Kanban is a method of workflow management that focuses on minimizing waste and maximizing efficiency. Kanban helps in visualizing the workflow in an organization or a project and helps identify roadblocks that are constricting the path of flow. In the IT transformation process too, Kanban can be sued to accelerate the process with maximum efficiency and achieve output faster. Implementing Kanban is relatively simple. To visualize the workflow, traditionally a Kanban board was used. There are different columns on the board that represent each stage of the workflow and some cards with each work item or task written on them. As a particular task is ready to be taken up, it is added to the board, and as it progresses the corresponding card also moves from one column to the next until the task is completed. The aim here is to improve the flow which means there should be no work getting stuck.
Kanban works on a pull system. That means new work will only be pulled in when there is the capacity to accommodate that work. To achieve this, a limit is set on the work-in-progress column of the Kanban board, so only a specific number of cards should be on that column at a given time. New tasks, or cards, will only be added when there is an available slot. This helps improve the efficiency of the process, reduce the pressure on the team and identify any bottlenecks in the process. Today, there are several software and tools that help organizations implement Kanban effectively.
01. Visualize Workflow: departmental SWOT analysis; strategy research & development. Time Allocated: 1 Month
02. Limit Work in Progress (WIP): departmental SWOT analysis; strategy research & development. Time Allocated: 1 Month
03. Make Policies Explicit: departmental SWOT analysis; strategy research & development. Time Allocated: 1 Month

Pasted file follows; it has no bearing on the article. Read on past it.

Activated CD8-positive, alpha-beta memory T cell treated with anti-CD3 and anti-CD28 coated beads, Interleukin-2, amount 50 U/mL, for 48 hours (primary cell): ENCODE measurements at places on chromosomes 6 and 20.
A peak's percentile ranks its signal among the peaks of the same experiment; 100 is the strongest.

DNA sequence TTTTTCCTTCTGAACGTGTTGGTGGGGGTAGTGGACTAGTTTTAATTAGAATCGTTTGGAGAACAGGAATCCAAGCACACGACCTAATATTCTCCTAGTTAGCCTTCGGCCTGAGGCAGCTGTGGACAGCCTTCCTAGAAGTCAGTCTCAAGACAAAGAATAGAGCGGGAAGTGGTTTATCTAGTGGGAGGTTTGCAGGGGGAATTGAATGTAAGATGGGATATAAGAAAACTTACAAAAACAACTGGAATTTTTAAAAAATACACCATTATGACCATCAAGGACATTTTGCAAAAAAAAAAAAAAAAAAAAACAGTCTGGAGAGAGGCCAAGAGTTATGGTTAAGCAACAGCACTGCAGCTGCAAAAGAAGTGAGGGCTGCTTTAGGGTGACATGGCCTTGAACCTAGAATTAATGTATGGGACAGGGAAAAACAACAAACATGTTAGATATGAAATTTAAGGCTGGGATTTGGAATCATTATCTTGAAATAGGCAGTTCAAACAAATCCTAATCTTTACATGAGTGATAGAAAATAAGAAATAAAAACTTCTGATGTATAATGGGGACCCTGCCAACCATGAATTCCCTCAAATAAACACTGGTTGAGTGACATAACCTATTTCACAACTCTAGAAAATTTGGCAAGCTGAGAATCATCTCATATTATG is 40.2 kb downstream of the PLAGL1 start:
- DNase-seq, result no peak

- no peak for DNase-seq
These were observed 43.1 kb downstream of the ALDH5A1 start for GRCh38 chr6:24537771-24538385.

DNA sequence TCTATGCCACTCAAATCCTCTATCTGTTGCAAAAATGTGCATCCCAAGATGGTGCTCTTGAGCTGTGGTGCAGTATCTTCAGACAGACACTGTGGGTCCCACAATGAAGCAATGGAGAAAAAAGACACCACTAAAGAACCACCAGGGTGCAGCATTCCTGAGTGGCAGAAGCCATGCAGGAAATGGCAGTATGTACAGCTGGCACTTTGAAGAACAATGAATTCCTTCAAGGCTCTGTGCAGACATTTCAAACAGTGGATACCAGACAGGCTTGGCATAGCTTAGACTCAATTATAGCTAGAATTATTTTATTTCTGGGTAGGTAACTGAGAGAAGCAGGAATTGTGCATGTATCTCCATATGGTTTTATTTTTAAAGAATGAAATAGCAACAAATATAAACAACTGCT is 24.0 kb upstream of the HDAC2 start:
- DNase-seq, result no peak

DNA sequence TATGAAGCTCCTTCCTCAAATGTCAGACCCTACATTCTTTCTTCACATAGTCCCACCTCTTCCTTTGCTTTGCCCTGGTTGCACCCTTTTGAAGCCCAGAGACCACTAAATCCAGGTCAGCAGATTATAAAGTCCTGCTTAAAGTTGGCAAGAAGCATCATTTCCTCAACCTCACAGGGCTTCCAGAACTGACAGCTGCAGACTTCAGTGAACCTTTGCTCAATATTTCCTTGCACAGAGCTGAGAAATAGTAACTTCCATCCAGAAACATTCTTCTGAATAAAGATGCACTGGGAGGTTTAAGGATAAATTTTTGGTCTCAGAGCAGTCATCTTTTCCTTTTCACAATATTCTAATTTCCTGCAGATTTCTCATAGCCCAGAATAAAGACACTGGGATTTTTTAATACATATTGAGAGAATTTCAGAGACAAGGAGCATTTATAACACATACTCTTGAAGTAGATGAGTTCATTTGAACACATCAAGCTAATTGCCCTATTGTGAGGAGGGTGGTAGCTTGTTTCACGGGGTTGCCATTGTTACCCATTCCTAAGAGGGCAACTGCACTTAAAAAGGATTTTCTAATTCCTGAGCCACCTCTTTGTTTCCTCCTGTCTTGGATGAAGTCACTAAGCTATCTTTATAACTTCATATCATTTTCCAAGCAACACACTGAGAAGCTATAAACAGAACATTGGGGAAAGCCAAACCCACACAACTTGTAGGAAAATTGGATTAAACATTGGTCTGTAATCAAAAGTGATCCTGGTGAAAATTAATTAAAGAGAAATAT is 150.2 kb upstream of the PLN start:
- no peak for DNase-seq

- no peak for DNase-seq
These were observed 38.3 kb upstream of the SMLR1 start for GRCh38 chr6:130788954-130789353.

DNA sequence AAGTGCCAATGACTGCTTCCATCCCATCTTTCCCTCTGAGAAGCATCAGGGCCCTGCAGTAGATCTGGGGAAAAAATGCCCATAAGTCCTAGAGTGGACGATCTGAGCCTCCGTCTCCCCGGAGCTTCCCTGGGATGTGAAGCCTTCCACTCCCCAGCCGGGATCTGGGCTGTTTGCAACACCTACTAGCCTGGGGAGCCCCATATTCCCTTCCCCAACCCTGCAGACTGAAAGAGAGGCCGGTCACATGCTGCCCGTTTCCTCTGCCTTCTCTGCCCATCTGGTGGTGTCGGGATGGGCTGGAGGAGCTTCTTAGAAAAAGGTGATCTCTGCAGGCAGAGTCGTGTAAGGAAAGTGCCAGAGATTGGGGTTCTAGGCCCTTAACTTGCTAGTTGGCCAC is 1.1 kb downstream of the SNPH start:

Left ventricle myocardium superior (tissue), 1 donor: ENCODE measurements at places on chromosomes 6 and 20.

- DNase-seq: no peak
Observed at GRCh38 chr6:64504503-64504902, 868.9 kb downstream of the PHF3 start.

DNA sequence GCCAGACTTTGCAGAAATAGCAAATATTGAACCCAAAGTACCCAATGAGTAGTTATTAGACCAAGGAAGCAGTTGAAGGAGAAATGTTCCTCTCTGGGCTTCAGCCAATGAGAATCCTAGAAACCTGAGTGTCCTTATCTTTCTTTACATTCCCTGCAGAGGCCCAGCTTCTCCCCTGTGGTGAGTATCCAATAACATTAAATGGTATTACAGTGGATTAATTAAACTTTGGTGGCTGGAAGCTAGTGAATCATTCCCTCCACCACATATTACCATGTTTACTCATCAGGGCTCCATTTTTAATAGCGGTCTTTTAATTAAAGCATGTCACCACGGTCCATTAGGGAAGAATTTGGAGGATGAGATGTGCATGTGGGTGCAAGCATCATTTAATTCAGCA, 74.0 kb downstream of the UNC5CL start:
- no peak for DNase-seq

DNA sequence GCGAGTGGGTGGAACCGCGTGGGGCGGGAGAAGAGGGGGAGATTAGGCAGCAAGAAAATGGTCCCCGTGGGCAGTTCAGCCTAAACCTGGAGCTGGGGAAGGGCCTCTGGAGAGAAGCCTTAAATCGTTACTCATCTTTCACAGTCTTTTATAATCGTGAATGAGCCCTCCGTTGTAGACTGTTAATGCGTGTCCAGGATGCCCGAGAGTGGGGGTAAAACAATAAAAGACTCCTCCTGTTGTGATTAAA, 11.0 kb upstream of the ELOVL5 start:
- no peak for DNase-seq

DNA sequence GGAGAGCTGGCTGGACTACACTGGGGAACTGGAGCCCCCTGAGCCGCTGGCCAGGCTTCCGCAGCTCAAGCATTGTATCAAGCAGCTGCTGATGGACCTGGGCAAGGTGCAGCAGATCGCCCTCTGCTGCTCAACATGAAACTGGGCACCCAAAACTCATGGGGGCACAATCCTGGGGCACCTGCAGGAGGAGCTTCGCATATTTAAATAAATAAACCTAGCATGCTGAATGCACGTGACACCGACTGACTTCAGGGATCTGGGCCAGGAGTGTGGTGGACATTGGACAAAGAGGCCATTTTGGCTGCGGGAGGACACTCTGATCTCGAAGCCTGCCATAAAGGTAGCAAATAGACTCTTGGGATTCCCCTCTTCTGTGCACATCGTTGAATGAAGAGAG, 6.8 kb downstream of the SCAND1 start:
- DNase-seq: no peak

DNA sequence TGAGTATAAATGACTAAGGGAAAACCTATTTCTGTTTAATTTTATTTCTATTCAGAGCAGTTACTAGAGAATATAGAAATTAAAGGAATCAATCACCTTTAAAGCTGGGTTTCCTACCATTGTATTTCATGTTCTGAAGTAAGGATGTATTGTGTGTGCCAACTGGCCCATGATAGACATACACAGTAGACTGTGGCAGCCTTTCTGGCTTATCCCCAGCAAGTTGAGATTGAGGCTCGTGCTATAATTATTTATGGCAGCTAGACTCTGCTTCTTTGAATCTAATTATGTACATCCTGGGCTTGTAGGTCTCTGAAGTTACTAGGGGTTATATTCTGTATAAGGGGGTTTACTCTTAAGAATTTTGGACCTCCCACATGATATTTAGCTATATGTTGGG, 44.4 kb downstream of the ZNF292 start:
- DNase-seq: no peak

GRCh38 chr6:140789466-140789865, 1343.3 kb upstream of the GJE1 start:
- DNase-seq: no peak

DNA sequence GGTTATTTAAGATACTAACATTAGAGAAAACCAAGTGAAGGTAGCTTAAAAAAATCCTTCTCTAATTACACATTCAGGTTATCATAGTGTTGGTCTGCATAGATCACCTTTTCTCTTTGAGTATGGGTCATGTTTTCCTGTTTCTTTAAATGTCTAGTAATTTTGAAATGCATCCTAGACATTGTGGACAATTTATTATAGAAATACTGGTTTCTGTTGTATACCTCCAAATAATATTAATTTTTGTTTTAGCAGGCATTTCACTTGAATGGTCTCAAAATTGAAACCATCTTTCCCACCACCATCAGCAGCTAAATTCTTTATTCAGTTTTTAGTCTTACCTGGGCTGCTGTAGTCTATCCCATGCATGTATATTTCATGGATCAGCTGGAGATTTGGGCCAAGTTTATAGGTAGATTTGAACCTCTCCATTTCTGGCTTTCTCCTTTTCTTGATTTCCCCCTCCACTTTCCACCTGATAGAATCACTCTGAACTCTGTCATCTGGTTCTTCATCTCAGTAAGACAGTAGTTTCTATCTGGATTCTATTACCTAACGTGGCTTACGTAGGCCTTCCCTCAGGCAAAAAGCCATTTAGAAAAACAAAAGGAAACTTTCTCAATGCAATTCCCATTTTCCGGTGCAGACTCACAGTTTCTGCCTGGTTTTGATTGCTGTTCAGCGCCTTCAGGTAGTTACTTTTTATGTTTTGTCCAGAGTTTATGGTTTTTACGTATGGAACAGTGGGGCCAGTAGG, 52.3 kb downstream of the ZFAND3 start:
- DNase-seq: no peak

04. Manage Flow: departmental SWOT analysis; strategy research & development. Time Allocated: 1 Month
05. Implement Feedback Loops: departmental SWOT analysis; strategy research & development. Time Allocated: 1 Month
06. Improve Collaboratively, Evolve Experimentally: departmental SWOT analysis; strategy research & development. Time Allocated: 1 Month
01. Visualize Workflow: Each individual department head to undertake departmental SWOT analysis; strategy research & development.
02. Limit Work in Progress (WIP): Each individual department head to undertake departmental SWOT analysis; strategy research & development.
03. Make Policies Explicit: Each individual department head to undertake departmental SWOT analysis; strategy research & development.
04. Manage Flow: Each individual department head to undertake departmental SWOT analysis; strategy research & development.
05. Implement Feedback Loops: Each individual department head to undertake departmental SWOT analysis; strategy research & development.
06. Improve Collaboratively, Evolve Experimentally: Each individual department head to undertake departmental SWOT analysis; strategy research & development.